The Best Pet Shop Boys Cover Art
By admin | September 21, 2021
For this feature on the best Pet Shop Boys cover art, we’ve selected key examples of design excellence from the duo’s remarkable oeuvre… By Andrew Dineley
With backgrounds respectively in magazine publishing and architecture, it’s no surprise that a keen eye for visual detail would permeate everything for Tennant and Lowe.
Combine this with their early association with Tom Watkins as manager, a man who himself had an impressive creative pedigree working with Terence Conran before establishing XL design studio in 1982, and we can see how things inevitably came to be…
Pet Shop Boys arrived during a period in pop that saw a massive expansion in formats. Never had so much been spread so widely. One single could be stretched out across numerous seven-inch and 12-inch discs, poster packs, limited edition boxes, cassette singles and picture discs.
It was a ripe period for creativity. A cynic may look back and speculate that it was all about rampant marketing and consumer exploitation, but music fans duly lapped it up… and nobody forced this writer into buying anything.
In their 2006 book, an overview of Pet Shop Boys design entitled Catalogue, Neil Tennant confirmed their formative intentions. “West End Girls became a hit so slowly that there were endless formats to jig the charts,” he said. “Chris and I were influenced by Scritti Politti – the idea of looking like a brand, a perfume bottle or whatever.”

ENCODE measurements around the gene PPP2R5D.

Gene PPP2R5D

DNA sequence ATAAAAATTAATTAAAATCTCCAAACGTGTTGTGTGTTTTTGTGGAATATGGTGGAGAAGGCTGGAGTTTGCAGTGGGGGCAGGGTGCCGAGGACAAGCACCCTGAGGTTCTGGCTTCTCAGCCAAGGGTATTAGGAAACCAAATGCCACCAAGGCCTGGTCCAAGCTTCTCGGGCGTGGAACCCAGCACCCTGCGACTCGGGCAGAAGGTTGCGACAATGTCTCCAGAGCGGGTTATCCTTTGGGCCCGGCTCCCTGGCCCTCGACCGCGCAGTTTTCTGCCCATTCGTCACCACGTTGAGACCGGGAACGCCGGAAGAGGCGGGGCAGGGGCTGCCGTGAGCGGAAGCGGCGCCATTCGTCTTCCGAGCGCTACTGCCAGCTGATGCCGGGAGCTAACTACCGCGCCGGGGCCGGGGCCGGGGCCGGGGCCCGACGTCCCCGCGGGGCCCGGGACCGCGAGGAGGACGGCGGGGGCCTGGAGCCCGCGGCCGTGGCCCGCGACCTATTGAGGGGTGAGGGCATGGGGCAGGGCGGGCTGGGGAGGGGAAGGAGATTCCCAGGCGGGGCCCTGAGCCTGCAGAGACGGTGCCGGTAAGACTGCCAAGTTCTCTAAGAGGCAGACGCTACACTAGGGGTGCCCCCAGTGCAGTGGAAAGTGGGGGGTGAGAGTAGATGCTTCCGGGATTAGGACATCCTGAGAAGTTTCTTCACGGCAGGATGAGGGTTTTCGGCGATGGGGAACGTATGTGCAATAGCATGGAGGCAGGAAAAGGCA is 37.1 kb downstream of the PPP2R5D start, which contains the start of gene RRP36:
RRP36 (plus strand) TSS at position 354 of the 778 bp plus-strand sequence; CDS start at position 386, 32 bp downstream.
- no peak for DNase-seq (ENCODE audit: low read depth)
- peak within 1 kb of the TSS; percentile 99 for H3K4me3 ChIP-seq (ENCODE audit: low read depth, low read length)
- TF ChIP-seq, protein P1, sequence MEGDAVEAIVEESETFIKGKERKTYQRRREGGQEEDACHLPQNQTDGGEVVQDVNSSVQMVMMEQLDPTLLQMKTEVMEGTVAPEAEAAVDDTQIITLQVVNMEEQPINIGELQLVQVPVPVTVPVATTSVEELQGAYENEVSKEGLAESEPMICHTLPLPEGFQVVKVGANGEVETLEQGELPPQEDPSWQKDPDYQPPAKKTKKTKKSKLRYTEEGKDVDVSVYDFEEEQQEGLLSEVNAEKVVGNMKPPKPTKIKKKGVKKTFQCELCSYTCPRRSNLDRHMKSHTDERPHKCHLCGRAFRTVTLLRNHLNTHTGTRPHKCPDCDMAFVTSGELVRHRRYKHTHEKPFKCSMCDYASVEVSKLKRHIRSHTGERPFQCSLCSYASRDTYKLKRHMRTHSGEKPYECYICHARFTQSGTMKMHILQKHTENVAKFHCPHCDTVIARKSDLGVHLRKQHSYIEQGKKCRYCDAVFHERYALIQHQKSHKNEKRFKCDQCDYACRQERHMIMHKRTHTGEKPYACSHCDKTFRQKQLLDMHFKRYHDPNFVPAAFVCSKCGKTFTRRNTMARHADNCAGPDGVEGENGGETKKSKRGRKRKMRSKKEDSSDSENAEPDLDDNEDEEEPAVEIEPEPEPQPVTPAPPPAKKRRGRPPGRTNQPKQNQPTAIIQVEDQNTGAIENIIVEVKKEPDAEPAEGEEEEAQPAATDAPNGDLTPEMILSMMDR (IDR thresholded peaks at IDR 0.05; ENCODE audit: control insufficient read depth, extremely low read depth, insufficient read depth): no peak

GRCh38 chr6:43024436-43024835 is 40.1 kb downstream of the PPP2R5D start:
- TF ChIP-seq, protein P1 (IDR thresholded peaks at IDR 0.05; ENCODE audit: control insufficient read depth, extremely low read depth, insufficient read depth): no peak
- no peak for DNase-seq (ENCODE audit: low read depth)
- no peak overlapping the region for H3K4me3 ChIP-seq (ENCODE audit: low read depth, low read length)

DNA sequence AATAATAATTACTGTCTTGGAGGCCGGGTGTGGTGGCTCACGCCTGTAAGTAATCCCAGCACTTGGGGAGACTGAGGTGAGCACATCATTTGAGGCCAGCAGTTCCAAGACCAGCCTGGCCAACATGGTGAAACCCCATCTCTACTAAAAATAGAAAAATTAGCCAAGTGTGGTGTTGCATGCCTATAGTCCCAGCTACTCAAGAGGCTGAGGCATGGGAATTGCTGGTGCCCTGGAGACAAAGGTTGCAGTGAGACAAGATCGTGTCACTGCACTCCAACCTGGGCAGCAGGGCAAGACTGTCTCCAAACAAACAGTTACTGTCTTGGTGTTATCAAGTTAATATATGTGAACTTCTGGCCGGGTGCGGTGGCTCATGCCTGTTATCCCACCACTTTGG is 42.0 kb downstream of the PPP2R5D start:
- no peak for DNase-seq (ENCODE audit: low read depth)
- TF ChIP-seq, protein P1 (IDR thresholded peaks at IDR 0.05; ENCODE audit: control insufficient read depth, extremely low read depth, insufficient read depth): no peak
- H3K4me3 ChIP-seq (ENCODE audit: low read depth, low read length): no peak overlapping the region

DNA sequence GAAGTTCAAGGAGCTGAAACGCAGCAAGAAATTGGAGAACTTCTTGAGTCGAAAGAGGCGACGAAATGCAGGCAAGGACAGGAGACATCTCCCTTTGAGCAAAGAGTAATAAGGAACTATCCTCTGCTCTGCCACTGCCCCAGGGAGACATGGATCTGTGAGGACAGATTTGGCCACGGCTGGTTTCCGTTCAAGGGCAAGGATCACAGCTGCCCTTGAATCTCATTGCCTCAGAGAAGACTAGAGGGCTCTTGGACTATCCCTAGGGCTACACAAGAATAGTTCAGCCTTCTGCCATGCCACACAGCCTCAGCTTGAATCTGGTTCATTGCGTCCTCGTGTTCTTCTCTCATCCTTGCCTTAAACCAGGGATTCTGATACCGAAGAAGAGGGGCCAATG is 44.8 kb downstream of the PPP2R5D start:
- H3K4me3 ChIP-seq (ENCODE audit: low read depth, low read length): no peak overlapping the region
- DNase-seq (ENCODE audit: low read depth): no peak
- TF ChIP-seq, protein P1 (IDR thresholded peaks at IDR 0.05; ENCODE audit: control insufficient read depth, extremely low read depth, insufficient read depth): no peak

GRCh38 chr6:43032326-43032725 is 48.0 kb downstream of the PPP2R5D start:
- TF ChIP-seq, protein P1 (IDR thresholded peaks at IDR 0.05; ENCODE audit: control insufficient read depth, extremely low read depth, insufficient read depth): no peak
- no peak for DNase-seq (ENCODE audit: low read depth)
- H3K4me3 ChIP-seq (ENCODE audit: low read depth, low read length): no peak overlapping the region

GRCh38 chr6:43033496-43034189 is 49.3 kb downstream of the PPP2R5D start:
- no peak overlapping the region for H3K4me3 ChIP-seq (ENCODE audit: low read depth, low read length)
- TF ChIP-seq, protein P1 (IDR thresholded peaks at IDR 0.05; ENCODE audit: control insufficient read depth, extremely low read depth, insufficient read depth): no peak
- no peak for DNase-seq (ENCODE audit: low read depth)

After a couple of false starts, West End Girls became Pet Shop Boys’ breakthrough single in 1985, heralding a sustained creative collaboration with Mark Farrow. His first PSB design was a re-working of the first single sleeve, which Chris Lowe himself had originally worked on.
In his autobiography, aptly titled Let’s Make Lots Of Money, Tom Watkins provided an interesting perspective on this radical redesign by Farrow; “He loathed and detested the sleeve for West End Girls. He hated everything: the design; the lettering; the feel. Christ, I thought, this man takes record covers very seriously.”
Watkins, Tennant and Lowe were admirers of Ettore Sottsass’ Memphis Group in Milan, whose designs were recognisable by their bright colours and angular, pop-art-deco sensibility, and it comes as no surprise to see how Farrow had ticked the right boxes with his reductive re-interpretation for the West End Girls remix.